It’s Friday afternoon in Santa Monica, California and Gudi Thórarinsson is relaxed. The 29-year-old has a testing encounter with LAFC in a little over 24 hours. While many of his teammates will use the international break as an opportunity to catch a breath, he will instead join up with the Icelandic National Team for the first time since 2019.
“I’m only excited,” he said. “I remember being younger and it was kind of nerve wracking, but now I just enjoy it so I’m not nervous at all. I know so many of the guys on the team as well and they’re good friends of mine. It’s only excitement that I have in my head before these games after last year.”
Thórarinsson’s first involvement at international level came with Iceland's U17s in 2008. His debut, he admits, was a time that nerves did engulf him.
“It’s just a special feeling to be with your friends or players you know from across the country who are the best players from each team,” he said. “Then you build a team together and play against other countries.”
For Thórarinsson, a senior national team appearance was the next major milestone, and that arrived in January 2014 against Sweden. As he stood alongside his countrymen, the words could not do it justice.
“It felt so big, in a way,” he said. “I just remember my parents being so proud as well and my family. When you see it means a lot to them, and obviously it means a lot to me, but it’s sometimes difficult to be in the situation to understand, like, ‘Oh, this is actually what I’ve been working for my whole life.”
Thórarinsson’s arrival on the national stage coincided with Iceland’s improved standing. As of January, Iceland’s population stood at around 369,000 - roughly four times smaller than the Bronx. While the country has celebrated individual success through players like Eiður Guðjohnsen, who spent time at Chelsea and Barcelona, they had not seen anything like that as a national team.
That all changed in 2016 when Iceland qualified for their first major international tournament - the European Championships in France. Far from making up the numbers, they advanced to the quarter-finals, beating England in the Round of 16 and won the hearts of neutrals everywhere.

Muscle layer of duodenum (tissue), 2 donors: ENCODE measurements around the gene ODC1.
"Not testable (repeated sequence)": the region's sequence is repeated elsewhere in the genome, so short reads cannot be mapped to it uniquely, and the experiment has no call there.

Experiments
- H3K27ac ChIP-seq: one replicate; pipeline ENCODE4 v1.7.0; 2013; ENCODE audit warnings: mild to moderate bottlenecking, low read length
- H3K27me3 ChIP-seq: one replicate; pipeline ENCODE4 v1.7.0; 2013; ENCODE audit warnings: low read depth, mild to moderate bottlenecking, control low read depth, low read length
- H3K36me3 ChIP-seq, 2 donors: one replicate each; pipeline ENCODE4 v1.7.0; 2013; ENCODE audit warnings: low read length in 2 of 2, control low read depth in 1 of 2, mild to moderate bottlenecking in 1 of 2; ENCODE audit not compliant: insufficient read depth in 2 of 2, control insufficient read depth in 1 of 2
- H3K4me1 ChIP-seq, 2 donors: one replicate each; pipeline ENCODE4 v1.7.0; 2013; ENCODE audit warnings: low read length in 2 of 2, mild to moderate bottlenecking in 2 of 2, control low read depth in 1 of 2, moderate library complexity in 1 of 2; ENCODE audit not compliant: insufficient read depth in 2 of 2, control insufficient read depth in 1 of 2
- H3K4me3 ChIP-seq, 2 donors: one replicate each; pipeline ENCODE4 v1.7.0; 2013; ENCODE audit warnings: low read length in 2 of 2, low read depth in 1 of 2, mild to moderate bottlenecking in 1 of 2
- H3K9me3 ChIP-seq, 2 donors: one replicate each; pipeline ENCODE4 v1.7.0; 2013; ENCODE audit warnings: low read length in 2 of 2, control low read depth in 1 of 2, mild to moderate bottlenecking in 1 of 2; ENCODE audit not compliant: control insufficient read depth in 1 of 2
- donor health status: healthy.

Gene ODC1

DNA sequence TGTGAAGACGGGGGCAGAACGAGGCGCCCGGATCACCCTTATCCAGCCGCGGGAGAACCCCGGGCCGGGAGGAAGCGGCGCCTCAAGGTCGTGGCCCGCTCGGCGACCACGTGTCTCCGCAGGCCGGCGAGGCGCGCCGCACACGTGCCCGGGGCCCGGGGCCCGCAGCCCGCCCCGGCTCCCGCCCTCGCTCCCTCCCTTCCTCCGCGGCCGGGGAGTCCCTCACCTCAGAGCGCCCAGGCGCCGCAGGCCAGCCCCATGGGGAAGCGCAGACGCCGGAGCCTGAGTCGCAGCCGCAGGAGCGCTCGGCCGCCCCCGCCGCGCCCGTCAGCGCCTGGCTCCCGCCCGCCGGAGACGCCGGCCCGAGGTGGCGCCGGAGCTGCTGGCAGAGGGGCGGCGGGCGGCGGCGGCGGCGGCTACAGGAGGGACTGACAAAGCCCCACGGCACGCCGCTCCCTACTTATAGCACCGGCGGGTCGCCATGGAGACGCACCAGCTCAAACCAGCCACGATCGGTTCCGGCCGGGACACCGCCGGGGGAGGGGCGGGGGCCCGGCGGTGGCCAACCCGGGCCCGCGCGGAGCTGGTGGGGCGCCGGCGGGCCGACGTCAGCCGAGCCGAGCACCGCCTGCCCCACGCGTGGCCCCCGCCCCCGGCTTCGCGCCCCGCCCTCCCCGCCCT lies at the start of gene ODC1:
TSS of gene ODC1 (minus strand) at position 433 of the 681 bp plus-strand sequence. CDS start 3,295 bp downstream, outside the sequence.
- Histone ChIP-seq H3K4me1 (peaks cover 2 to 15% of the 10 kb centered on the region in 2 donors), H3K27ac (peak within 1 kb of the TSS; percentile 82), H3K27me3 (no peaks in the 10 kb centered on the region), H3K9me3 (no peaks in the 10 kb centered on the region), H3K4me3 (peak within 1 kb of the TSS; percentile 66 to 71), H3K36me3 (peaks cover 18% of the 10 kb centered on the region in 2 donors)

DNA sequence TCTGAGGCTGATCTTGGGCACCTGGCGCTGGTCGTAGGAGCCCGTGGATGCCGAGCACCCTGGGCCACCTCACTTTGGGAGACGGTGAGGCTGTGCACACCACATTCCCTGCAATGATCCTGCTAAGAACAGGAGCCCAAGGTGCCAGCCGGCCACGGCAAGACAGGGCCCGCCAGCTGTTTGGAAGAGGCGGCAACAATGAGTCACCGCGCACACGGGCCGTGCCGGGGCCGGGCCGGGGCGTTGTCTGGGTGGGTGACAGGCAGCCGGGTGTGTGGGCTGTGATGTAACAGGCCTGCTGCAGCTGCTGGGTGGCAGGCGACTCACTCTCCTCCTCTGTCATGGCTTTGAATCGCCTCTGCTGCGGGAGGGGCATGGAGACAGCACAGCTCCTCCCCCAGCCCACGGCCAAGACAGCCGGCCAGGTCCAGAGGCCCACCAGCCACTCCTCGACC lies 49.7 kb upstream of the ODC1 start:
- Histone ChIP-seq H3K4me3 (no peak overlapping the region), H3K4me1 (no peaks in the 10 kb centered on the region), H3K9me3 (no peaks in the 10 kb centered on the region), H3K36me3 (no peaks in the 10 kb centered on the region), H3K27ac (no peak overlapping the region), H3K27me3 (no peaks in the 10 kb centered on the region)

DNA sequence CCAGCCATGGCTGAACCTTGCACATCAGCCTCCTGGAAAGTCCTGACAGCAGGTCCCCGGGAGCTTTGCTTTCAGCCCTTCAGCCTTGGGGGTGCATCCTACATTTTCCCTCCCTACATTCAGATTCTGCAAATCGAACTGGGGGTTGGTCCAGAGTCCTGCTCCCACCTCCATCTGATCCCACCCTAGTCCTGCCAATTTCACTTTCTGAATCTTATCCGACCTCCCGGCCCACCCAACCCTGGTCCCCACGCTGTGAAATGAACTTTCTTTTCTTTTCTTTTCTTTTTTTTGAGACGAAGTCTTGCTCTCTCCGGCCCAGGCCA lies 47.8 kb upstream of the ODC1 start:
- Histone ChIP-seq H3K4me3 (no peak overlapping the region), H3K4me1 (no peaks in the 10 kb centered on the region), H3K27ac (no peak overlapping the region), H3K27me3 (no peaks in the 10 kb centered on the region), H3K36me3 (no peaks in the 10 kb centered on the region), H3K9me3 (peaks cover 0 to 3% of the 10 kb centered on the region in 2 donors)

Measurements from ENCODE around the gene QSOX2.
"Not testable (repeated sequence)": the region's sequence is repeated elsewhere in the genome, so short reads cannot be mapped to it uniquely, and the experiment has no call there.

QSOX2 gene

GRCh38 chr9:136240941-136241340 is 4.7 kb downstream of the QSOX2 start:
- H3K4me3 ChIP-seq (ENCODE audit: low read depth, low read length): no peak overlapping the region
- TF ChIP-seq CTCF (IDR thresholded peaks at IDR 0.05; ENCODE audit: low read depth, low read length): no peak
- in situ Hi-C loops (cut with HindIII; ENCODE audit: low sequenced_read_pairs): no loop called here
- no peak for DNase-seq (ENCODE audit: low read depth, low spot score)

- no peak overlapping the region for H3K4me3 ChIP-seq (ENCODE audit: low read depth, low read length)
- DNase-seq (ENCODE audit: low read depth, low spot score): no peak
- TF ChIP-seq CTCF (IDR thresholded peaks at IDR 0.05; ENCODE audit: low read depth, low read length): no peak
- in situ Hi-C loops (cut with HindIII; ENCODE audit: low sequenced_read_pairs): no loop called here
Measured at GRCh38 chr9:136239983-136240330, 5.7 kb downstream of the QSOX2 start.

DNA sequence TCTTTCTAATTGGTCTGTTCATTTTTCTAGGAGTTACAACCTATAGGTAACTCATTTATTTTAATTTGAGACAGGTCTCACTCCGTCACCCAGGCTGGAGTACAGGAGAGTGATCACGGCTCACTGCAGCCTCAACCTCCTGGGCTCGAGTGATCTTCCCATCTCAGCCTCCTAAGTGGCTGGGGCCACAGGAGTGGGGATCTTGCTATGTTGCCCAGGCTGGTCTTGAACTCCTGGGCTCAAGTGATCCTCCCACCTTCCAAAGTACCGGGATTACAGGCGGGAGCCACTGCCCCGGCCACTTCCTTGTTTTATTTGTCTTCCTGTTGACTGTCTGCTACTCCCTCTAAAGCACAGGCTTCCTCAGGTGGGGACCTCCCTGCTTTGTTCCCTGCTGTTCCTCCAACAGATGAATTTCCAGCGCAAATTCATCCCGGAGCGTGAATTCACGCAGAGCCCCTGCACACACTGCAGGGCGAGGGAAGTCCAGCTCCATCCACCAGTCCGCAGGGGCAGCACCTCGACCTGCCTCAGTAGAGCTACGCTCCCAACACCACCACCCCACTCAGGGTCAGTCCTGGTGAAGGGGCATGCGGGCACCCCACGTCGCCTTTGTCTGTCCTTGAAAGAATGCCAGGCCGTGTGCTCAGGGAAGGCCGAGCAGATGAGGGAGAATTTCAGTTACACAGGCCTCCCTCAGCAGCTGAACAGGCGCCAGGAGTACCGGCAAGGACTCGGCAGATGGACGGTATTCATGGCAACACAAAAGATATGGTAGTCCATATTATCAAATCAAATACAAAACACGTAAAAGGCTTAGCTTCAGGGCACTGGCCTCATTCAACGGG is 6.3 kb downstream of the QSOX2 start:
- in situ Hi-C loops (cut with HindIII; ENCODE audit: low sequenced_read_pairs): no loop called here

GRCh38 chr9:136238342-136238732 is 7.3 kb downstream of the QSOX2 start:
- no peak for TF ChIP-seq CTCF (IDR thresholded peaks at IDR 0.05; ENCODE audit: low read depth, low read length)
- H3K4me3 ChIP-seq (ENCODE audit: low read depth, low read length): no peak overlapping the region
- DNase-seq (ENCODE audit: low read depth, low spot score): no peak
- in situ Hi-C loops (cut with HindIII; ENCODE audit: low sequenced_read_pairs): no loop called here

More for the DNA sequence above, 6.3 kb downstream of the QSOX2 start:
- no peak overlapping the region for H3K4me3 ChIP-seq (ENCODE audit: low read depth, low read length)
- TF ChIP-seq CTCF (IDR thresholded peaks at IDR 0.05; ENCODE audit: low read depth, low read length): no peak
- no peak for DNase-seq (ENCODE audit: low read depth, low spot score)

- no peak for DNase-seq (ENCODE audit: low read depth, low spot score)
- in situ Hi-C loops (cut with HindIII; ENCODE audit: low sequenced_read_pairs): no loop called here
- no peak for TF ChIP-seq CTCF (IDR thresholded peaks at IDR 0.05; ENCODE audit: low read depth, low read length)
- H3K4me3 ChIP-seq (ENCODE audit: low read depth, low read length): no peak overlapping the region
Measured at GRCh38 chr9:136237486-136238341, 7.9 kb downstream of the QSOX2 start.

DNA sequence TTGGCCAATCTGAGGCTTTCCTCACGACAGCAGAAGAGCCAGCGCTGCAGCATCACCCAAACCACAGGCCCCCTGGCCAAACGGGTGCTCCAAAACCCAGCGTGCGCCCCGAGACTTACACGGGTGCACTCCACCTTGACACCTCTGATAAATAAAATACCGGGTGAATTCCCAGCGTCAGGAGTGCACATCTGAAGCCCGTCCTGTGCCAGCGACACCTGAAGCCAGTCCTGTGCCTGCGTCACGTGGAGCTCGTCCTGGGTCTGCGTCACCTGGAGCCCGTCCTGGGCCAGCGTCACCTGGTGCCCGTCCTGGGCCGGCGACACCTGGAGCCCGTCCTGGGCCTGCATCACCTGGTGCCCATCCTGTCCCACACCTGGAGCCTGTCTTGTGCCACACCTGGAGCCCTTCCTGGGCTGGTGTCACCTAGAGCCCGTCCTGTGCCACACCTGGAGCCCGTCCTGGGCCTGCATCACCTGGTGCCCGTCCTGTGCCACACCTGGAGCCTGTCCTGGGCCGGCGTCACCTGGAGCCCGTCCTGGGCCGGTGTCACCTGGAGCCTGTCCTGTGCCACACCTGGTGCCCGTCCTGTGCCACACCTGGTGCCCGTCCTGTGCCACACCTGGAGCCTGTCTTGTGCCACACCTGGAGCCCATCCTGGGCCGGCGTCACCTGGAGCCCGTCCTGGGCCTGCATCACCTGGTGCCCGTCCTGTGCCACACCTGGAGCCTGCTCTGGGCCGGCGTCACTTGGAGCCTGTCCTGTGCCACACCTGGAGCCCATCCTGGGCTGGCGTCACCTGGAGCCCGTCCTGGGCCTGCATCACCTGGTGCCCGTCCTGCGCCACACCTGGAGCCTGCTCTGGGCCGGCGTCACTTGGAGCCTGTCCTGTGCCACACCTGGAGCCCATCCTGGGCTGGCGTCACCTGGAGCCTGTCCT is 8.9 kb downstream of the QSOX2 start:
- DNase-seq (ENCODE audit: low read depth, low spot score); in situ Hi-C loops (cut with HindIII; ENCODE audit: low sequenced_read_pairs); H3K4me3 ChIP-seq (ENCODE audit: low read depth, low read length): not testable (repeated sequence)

The Viking Clap - an act in which the players and supporters clap rhythmically in unison - is enough to give you goosebumps. A nation had defied the odds, and even from afar, it was clear to see there was something special cradled in this small island, even if it was hard to articulate.
“It seems to have some kind of weird attraction,” Thórarinsson said of his homeland. “When you look at it from like the world’s perspective, it’s just like an island in the middle of the Atlantic Ocean. The weather is bad, pretty much all year round. And it just makes no sense in a way that it has this crazy attraction for all of us who come from there.
“I think there’s some kind of energy in nature, and the air is so clear up there. Again, I’m gonna get so patriotic right now. It has this beautiful landscape. It’s so different from anywhere else that I’ve been. Even now, sitting in California, which is amazing, and New York is amazing. It still has this weird attraction that I tend to miss. I guess everybody can miss home, but sometimes I just wonder why. Why am I missing home? It makes no sense.”
Thórarinsson was unable to break into the national team for the 2016 Euros or the 2018 World Cup, but he has remained committed to earning more national team caps. He moved to New York City FC as a means to change scenery and, in his own words, ‘feel something different.’ That determination; to exit his comfort zone and be challenged is something he believes was in part fostered in his homeland.
“I think for sure it has made me mentally tough,” he said. “You learn growing up that it’s not going to be easy if you want to make it and get away from Iceland, especially as a football player, because you have to work so hard to catch eyes from teams away from Iceland.
“I think the weather plays a factor there as well because I can’t even count the games that I’ve played in such terrible conditions, and you’re just kind of like, ‘Oh, this is what it is.’ You just have to go out and play and do your best and work hard. And I feel as though every footballer in their career has tough periods, and you can have a coach that doesn’t like you, and you can have so many different factors in football."
He went onto add: “I feel as though this kind of mindset has always helped me that you don’t give up. It’s like, okay, the weather’s bad, you still just go out and play.”
The 29-year-old is certainly far away from home in New York, and his bright start to the season has understandably caught the eye of head coach Arnar Viðarsson. Thórarinsson has braved being out in the cold with his country, but now he will swap the Bronx Blue for a different shade and emerge for his moment in the sun with the country that means so much to him.